Shame is about loss

Guilt is about a perception of wrongdoing. Shame is about loss.

I have spent a lot of time with shame and that’s what I think as a result of all of that time we have spent together. I found that on an atlas of emotions, too. (Shame: embarrassment over sadness about a loss.) Shame is from wanting something you aren’t allowed to have. That’s my opinion.

The shame spiral is my mind providing the reasons I am not allowed to have it, and urging me to try harder to control the impulse to get what I am not allowed to have.

When grief is not seen or supported, you end up with shame I think. If someone dies and everyone knows that you have experienced loss, you don’t feel ashamed. You are allowed to want that person to still be alive.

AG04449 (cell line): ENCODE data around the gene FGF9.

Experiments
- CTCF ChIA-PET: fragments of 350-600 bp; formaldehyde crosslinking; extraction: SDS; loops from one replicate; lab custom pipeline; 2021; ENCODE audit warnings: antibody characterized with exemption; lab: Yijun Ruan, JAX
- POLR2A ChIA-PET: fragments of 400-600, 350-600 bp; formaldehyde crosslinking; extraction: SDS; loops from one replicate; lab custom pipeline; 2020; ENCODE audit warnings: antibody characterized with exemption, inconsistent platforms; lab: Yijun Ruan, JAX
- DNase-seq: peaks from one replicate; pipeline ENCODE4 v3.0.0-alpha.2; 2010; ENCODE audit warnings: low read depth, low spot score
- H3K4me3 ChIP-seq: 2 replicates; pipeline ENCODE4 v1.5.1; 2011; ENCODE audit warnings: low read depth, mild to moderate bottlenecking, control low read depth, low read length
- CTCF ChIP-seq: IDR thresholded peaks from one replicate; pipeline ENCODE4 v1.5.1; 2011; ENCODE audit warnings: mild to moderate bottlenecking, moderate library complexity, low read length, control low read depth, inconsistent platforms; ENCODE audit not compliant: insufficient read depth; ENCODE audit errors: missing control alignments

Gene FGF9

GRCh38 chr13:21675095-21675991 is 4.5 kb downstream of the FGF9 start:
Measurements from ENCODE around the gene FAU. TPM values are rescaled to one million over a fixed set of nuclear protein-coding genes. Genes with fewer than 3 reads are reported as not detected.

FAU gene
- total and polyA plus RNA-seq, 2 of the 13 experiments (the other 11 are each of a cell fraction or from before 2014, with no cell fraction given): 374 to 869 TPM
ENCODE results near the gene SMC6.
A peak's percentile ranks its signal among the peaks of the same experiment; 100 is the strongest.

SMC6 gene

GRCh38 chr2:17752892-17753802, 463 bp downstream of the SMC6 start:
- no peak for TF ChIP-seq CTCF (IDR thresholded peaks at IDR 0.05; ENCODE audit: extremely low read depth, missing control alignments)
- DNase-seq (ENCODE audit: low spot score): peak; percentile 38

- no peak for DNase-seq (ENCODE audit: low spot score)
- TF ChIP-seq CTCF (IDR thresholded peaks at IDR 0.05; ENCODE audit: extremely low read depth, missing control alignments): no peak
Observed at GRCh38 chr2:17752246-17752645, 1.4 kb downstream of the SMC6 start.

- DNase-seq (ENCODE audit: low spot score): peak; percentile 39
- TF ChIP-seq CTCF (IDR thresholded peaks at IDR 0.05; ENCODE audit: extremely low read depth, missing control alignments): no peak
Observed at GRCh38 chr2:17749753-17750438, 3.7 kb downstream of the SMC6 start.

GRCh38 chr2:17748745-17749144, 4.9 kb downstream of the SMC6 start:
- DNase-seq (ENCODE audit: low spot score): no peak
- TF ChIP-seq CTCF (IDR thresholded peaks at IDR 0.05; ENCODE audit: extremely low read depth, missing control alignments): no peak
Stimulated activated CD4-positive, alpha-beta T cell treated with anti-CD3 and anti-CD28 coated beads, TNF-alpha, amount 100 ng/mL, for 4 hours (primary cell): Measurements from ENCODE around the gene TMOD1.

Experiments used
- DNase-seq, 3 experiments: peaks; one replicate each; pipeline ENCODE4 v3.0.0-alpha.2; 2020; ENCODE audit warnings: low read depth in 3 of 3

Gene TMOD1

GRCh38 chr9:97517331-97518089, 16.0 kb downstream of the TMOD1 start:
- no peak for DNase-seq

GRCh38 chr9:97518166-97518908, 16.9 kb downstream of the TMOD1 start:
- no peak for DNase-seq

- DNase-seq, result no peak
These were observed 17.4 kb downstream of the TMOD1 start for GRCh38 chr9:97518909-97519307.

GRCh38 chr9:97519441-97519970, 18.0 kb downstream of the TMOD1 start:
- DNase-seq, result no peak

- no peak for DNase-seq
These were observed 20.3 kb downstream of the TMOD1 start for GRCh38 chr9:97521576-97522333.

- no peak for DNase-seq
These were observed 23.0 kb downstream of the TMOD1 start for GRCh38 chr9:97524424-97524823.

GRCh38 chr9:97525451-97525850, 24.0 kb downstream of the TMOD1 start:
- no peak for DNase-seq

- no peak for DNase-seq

But what about I want my mom to play with me, but she’s sick? I want a cuddle and a story, but she’s depressed? What about I want her to kiss my cut, but she gets mad at me for interrupting her?

What about, even, my mom grew up with abuse and neglect and she feels no one can want her, but she’s my mom, so I want her. I don’t just need her, as a kind of machine who attends to my needs. She fills my whole body with joy, and that has been denied her—that feeling of connection that fills you with joy—and so she rejects me. She rejects everything about herself that was rejected—her needs, her vulnerability, and also her feeling of warmth at being loved.

Loss makes us angry. Anger is a part of grief. I feel like hurting myself in moments of shame, because I think I know what has caused me to experience loss—my own badness—and I have an instinctive need to punish the cause of my loss.


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